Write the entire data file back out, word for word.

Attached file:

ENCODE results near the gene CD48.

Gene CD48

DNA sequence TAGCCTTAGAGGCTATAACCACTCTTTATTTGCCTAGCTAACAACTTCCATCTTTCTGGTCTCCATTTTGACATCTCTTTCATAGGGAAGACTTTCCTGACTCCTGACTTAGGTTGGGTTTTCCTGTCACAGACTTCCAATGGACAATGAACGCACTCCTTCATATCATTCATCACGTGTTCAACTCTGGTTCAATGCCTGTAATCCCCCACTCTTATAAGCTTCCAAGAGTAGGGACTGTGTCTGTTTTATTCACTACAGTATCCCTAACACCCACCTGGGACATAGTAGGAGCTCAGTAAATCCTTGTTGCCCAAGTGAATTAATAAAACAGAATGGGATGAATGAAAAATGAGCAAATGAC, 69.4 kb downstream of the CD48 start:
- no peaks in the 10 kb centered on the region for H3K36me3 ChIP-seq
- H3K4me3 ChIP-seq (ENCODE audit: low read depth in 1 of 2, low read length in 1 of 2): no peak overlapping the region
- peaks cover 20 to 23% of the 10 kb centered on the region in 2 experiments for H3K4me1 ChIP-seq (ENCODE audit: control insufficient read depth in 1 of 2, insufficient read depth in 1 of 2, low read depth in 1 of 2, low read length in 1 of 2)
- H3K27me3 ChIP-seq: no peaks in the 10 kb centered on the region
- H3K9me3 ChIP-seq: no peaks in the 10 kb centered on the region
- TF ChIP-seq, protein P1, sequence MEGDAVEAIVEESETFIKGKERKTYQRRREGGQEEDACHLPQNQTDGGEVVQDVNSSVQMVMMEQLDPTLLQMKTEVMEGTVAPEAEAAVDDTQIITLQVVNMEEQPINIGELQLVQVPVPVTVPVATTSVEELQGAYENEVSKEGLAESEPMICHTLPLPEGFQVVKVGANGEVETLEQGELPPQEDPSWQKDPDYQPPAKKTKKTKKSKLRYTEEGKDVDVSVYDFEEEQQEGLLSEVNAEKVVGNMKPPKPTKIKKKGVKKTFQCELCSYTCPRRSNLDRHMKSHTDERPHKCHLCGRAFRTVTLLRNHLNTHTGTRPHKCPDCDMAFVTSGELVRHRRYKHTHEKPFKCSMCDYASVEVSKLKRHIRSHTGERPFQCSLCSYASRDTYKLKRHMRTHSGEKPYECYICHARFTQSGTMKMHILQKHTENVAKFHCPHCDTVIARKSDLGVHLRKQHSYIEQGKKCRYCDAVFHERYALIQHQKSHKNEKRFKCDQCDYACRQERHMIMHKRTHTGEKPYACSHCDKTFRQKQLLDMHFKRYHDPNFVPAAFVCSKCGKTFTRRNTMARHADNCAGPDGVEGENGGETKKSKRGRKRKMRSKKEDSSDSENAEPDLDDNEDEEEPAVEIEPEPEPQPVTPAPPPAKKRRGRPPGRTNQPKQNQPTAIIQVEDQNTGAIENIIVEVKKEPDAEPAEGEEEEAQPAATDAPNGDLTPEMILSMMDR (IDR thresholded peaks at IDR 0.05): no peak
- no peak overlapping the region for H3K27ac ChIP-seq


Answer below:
ENCODE results near the gene CD48.

Gene CD48

DNA sequence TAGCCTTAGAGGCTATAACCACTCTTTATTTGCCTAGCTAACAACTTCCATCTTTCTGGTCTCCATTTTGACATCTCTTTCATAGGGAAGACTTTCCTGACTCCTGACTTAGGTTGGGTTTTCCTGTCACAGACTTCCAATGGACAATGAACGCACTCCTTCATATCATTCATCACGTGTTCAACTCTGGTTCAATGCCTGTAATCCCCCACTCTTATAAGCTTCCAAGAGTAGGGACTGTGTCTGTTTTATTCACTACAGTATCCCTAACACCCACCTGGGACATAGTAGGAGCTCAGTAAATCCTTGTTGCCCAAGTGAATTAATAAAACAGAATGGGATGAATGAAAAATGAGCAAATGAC, 69.4 kb downstream of the CD48 start:
- no peaks in the 10 kb centered on the region for H3K36me3 ChIP-seq
- H3K4me3 ChIP-seq (ENCODE audit: low read depth in 1 of 2, low read length in 1 of 2): no peak overlapping the region
- peaks cover 20 to 23% of the 10 kb centered on the region in 2 experiments for H3K4me1 ChIP-seq (ENCODE audit: control insufficient read depth in 1 of 2, insufficient read depth in 1 of 2, low read depth in 1 of 2, low read length in 1 of 2)
- H3K27me3 ChIP-seq: no peaks in the 10 kb centered on the region
- H3K9me3 ChIP-seq: no peaks in the 10 kb centered on the region
- TF ChIP-seq, protein P1, sequence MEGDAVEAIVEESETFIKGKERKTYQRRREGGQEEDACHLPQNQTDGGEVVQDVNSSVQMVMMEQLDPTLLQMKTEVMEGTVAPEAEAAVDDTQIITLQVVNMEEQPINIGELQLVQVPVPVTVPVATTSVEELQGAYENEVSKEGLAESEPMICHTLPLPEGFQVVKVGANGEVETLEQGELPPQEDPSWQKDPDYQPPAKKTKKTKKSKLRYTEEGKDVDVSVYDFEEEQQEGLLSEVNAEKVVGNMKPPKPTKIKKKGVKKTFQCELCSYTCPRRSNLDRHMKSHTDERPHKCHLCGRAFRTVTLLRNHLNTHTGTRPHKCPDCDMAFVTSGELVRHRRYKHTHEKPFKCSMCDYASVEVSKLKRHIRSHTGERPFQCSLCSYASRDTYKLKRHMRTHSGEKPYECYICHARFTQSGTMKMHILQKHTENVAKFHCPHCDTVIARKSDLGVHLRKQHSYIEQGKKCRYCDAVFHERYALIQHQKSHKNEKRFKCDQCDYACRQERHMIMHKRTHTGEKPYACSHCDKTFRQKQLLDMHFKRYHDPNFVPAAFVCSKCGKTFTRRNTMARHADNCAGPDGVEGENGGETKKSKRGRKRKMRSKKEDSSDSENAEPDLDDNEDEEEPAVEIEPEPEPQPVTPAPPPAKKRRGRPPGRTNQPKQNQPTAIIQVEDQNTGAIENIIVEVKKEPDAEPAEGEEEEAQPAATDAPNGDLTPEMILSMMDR (IDR thresholded peaks at IDR 0.05): no peak
- no peak overlapping the region for H3K27ac ChIP-seq